Kremlin retaliates against sanctions bill, orders US to cut diplomatic staff in Russia

UPDATE 3 — 8/2, 3:45 p.m. EDT: The White House issued dualing statements Wednesday to announce President Trump’s signing of a sanctions bill that imposes economic penalties on the countries of Russia, North Korea and Iran. 

“In its haste to pass this legislation, the Congress included a number of clearly unconstitutional provisions,” a statement by Trump read, referring to language in the bill that limits presidential authority to unilaterally lift the sanctions without congressional approval.

A second statement by Trump referred to “national unity” as the primary reason for his endorsement of the bill and added that, “America will not tolerate interference in our democratic process, and that we will side with our allies and friends against Russian subversion and destabilization.” 



UPDATE 2 — 7/30, 3:49 p.m. EDT: President Vladimir Putin announced Sunday that 755 U.S. diplomats in Russia will be removed following further sanctions levied against Moscow earlier this week in a congressional bill.

According to Russian state media, 1,200 individuals currently work at the U.S. embassy in Moscow, 745 of which are set to be expelled. 

“We waited a long time for things to perhaps change for the better,” Putin said. “I thought it was time for us to show that we will not leave this without an answer.”


UPDATE — 7/29, 5:05 p.m. EDT: The White House’s press secretary office issued a statement Friday indicating that President Trump will approve a sanctions bill passed this week by Congress that levies economic penalties against Russia, North Korea and Iran.

“President Donald J. Trump read early drafts of the bill and negotiated regarding critical elements of it,” it read. “He has now reviewed the final version and, based on its responsiveness to his negotiations, approves the bill and intends to sign.”

A provision included in the bill requires congressional approval before any future changes to the parameters of sanctions on Russia can be implemented by the White House.


In an apparent retaliatory move in response to the approval of a fresh round of sanctions by Congress against Russia, the Kremlin has ordered dramatic reductions in American personnel to diplomatic posts and the closure of two U.S. facilities in Moscow.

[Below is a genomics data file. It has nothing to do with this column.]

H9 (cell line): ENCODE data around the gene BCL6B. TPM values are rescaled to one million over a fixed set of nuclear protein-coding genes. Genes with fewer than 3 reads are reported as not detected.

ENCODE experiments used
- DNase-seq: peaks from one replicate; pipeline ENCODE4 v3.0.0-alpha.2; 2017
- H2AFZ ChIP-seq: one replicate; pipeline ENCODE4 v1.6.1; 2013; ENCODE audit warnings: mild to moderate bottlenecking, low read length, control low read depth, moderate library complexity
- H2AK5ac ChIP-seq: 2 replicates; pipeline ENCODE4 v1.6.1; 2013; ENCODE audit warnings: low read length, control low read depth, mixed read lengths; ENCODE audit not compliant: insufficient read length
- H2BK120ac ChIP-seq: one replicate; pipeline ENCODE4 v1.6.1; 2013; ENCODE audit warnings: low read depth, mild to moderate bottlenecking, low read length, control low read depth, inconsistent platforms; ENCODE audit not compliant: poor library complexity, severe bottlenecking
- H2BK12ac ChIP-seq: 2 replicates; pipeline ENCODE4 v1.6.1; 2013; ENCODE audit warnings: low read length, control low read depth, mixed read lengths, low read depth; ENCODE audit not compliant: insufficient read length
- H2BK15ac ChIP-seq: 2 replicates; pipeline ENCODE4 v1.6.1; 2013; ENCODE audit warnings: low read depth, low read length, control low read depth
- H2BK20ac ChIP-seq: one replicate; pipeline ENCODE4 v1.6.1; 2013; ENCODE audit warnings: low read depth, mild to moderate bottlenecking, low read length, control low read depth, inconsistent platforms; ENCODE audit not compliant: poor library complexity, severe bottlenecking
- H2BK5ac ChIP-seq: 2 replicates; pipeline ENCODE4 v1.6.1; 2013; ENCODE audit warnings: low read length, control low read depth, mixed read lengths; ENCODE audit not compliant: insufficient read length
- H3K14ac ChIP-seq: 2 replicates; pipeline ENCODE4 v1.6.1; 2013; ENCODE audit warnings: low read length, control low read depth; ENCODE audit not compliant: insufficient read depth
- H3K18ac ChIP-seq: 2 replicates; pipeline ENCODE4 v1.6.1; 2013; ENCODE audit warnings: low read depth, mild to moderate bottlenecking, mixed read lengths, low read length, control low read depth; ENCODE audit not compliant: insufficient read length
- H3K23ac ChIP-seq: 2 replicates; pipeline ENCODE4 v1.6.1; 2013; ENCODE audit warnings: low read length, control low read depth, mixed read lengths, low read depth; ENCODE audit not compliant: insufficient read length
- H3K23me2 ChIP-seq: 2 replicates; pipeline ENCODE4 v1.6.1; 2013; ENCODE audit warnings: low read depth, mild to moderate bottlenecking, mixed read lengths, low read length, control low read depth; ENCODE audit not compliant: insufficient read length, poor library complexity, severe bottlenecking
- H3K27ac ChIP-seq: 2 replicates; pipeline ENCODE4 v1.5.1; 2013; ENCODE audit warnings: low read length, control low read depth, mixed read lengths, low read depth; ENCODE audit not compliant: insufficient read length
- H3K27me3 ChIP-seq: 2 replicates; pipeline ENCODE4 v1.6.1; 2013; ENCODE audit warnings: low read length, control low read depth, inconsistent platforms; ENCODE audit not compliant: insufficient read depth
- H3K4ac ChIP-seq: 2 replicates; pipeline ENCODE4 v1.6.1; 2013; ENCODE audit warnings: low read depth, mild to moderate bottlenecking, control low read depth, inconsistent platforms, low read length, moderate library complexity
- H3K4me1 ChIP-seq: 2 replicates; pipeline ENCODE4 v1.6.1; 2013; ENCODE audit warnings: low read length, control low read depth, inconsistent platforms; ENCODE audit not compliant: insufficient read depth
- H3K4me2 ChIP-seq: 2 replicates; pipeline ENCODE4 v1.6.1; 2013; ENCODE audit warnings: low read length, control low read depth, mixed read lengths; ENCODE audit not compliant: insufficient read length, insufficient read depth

This week, the House and Senate passed a sanctions bill targeting Russian energy firms and limiting President Trump’s power to lift penalties imposed on Russia earlier this week.  The bill awaits the president’s signature.

A statement released by the Russian Ministry of Foreign Affairs Friday ordered the U.S. to substantially cut diplomatic staff from over 1,000 personnel to 455, or the total number of Russian staff presently working in the U.S.  Similarly, the Russians will prohibit the use of a Moscow storage facility and a recreational residence used by American diplomats, effective August 1.

The Kremlin has given the U.S. until September 1 to reduce staff at its Moscow embassy and three consular offices in St. Petersburg, Yekaterinburg, and Vladivostok.

“Therefore, we suggest our American counterparts bringing the number of diplomatic and technical staff at the U.S. Embassy in Moscow, the consulates in St. Petersburg, Yekaterinburg and Vladivostok, into strict correspondence with the number of Russian diplomats and technical staff currently working in the United States, until September 1, 2017,” read the Foreign Ministry’s statement. 

In the event of further unilateral action on behalf of US officials to reduce the Russian diplomatic staff in the US, we will respond accordingly.”

The move comes months after Mr. Trump’s predecessor, Barack Obama, ordered the expulsion of 35 Russian diplomats and ordered the closure of two Russian properties in response to allegations Russia interfered in the November 2016 presidential election.

While Press Secretary Sarah Huckabee Sanders indicated Sunday that the White House supports sanctions as drafted by Congress, no announcement has yet been made that President Trump intends to sign the legislation, which also targets Iran and North Korea. Incoming White House communications director, Anthony Scaramucci, explained to CNN Thursday that the president may veto the bill to “negotiate an even tougher deal against the Russians,” a strategy that is unlikely persuade congressional members not to vote for an override.

Kremlin spokesman Dmitry Peskov said Friday that Russia had decided on retaliatory measures against the U.S. before the sanctions was officially signed into law as “technically the form passed by the Senate is more important”.


Editor’s note: This article has been updated.


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